Just after noon, we headed off to Palenque, a city 196 km north of San Cristobal. This turned out to be about a 4 and a half hour drive with 214 topes (large speed bumps where you needed to slow down to 5 km an hour or they take out your car's undercarriage) and 28 deslaves (washouts or cave-ins where part or most of the highway just disappears). You must drive around the cave-in making sure you can yield if there is oncoming traffic. We were told not to drive after dark because between this being Zapatista territory ... and the crazy roads, it
On the way to Xochimilco. We used all types of transportation available in DF. Cab, Metro, metrobus, combie, ecobike and even bicycle taxi.
was just too dangerous. We breathed a sigh of relief when we arrived just as the sun was setting.
The first thing we noticed as we stepped out of the car was the tropical climate and how green everything was. We had gone from San Cristobal with temperatures in the low 20's to Palenque in the low 30's. Quite a difference!
Palenque is know for its archaeological site which dates back as early as 100 BC. There were over 10,000 buildings at one time in this capital city, but only about a square mile or 10% of the city has been excavated and protected. Excavations have uncovered ruins emblazoned with fine sculptures and splendid stucco-work. The Mayans had a terrific water supply and rerouted the water flowing from the mountains into 2 channels. One was for the higher class people and the other was for the lower class people. Everyone had a job and all knew their place. We were told that there was no human sacrifices conducted here, but rather it was emphasized that royalty did practice personal blood letting or "cleansing". Trees were not cleared but were kept to assist in relieving the 48 degree heat
No visit to DF is complete without a boat ride on the canals. 200 pesos an hour is cheap, and the micheladas are delivered right to the boat.
of summer. This area gets about 85 inches of rain a year and only has about a 3 month winter when temperatures average about 26 degrees. I could go on and on but these ruins demonstrated many advanced technologies including indoor toilets and baths that this civilization enjoyed between 1500 and 2000 years ago.
Maurice, Fran and JoAnne dragged Linda out of the ruins and we headed to Misol-Ha, a 30 meter (100 foot) waterfall. We hiked to the fall and walked behind the stream of water. How refreshing! The movie Predator was filmed here. Off we went from there to Agua Azul, a good stopping off point to observe the 50 different cascadas ranging from 3 to 30 meters. The water was the most beautiful aquamarine color, possibly the most gorgeous falls in all of Mexico. We could have spent many hours hiking, swimming and enjoying the cooling effects of the falls, but after a beer, we hit the road. It was imperative for us to reach San Cristobal before dark. Safety was a must for us, remember, between this being Zapatista territory, and the conditions of the road, night driving is not recommended at all.
Off to Chiapas, Mexico
Fran and JoAnne's hotel room in Tuxtla, our first stop on our tour of Chiapas?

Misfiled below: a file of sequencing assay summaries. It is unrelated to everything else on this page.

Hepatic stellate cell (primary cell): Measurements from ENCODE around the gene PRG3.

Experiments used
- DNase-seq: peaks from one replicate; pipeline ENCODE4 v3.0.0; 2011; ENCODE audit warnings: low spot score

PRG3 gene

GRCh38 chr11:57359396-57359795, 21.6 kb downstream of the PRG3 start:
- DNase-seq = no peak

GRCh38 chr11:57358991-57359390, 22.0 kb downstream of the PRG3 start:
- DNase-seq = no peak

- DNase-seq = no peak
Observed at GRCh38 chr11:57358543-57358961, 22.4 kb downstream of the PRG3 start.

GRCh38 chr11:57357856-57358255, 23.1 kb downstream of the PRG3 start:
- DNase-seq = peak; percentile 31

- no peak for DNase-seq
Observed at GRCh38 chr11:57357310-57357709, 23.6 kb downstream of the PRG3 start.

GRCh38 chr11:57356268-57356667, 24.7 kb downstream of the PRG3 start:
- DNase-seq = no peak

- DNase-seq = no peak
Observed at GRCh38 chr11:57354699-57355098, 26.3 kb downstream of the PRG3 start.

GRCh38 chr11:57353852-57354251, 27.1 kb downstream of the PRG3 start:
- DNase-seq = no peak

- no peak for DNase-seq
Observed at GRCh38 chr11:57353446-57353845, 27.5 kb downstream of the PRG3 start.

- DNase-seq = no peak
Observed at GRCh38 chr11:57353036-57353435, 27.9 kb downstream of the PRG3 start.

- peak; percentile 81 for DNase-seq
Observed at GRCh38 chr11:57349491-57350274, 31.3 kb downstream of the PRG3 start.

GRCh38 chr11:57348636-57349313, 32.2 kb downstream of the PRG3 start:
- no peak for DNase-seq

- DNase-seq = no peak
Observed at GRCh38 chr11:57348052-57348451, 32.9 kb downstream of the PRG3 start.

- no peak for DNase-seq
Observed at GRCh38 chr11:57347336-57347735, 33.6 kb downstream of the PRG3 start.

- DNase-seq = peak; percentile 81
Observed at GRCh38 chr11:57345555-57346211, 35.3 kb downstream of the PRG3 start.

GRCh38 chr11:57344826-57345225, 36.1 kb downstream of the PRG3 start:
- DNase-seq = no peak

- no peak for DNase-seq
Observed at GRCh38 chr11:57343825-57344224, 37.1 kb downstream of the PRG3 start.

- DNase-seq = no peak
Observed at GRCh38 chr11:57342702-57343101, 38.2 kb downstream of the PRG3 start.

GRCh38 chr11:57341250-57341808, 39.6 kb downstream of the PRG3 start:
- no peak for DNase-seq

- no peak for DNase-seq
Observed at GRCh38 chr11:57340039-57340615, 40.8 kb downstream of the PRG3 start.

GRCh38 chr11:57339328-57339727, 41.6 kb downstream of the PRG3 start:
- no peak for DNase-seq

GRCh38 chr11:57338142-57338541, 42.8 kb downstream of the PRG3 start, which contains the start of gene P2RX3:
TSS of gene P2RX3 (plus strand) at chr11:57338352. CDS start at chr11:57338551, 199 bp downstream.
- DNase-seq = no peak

got into San Cristobal and were able to rent the same room we had been in before, but since it was the weekend it cost us an extra 100 pesos. After a good dinner and more card playing we headed off to bed. Next morning we cut up the watermelon we had purchased by the road the day before, enjoyed lots of coffee and headed for home (Huatulco).
We made Tuxtla in about 30 minutes and then took a scenic route through and around the city before we finally found our way toward our destination. We stopped for lunch at a local restaurant along the road and after a curvy, up, down and around ride we arrived in Huatulco about 5:30 PM. JoAnne and Linda congratulated the drivers, Fran and Maurice, on driving well done.
Sunday was a lazy day to catch up on laundry, emails and relax. Linda's tummy and head needed to get over whatever it was that got her down.... the local water drink or the food! The card players had to play with only 3 players.
Monday we headed out to Chahue beach for the afternoon to enjoy the 33 degree afternoon by
Very beautiful and peaceful area to spend the morning in, strolling and enjoying the jungle ambiance full of naturally occurring wildlife set behind fences.
the ocean and use their umbrellas for shade.
Many expats and visitors gather to play volleyball Monday afternoons from 4 to 6. Linda and JoAnne opposed each other on the court, however, they were able to share a drink after each game because of such strenuous play. Maurice and Fran saved our chairs.
Tuesday we were up early so the girls could attend the 8 AM yoga. This was Linda's first yoga class. Then we headed out to sea on a small boat to enjoy the weather, water, swimming, snorkeling (Maurice got more comfortable with snorkeling), lunch at St. Augustin beach (a platter of shrimp, 2 types of fillets, a whole fish, creole seafood, rice, salad and 4 beer for 730 pesos. WOW! Yummy!). On the return trip, we were lucky enough to catch another tuna for supper the next day. The manta rays were jumping to show they were ready to mate and we saw a few turtles but still no dolphins or whales.... next time.
Wednesday found us sending the girls off to Spanish class while we blogged and swam in their backyard pool. Tough Life! Then we headed out to Conejo Beach, Fran and
Set on the mountainside in a natural setting, the animals are in huge enclosures and have room to roam.
JoAnne's favorite beach. This beach is now dominated by the Secrets Resort. After a few ouches from the water, we realized that there must be jelly fish in the area.
No, no one needed to pee on anyone to relieve the stinging, it just went away after 10 or 15 minutes. We headed to the house to cook our tuna and gussy up for the charity dance, with music provided by a blues band led by David Rotunda, a Canadian, and his 4 very talented back up players. What a great evening of music, dancing and visiting on the beach in Huatulco! The setting couldn't be better.
Thursday morning found us up and off to yoga class. This time it was Maurice's first time! We then frantically read our books to finish up before Maurice and I headed back to DF. We were in the pool, then out of the pool, then more reading frantically. After packing, Fran and JoAnne drove us to the airport for our 6:30 flight where we sat in the air conditioned waiting room until our plane arrived....30 minutes late. We were still able to be back in our apartment by 9 PM. We
Zoo in the Jungle
Even the birds seemed content, they had lots of room.
noticed right away that the temperature was much more pleasant than it was 2 weeks earlier.
We have a week to spend in Mexico City before we head out again. I wonder what we will do to fill the time........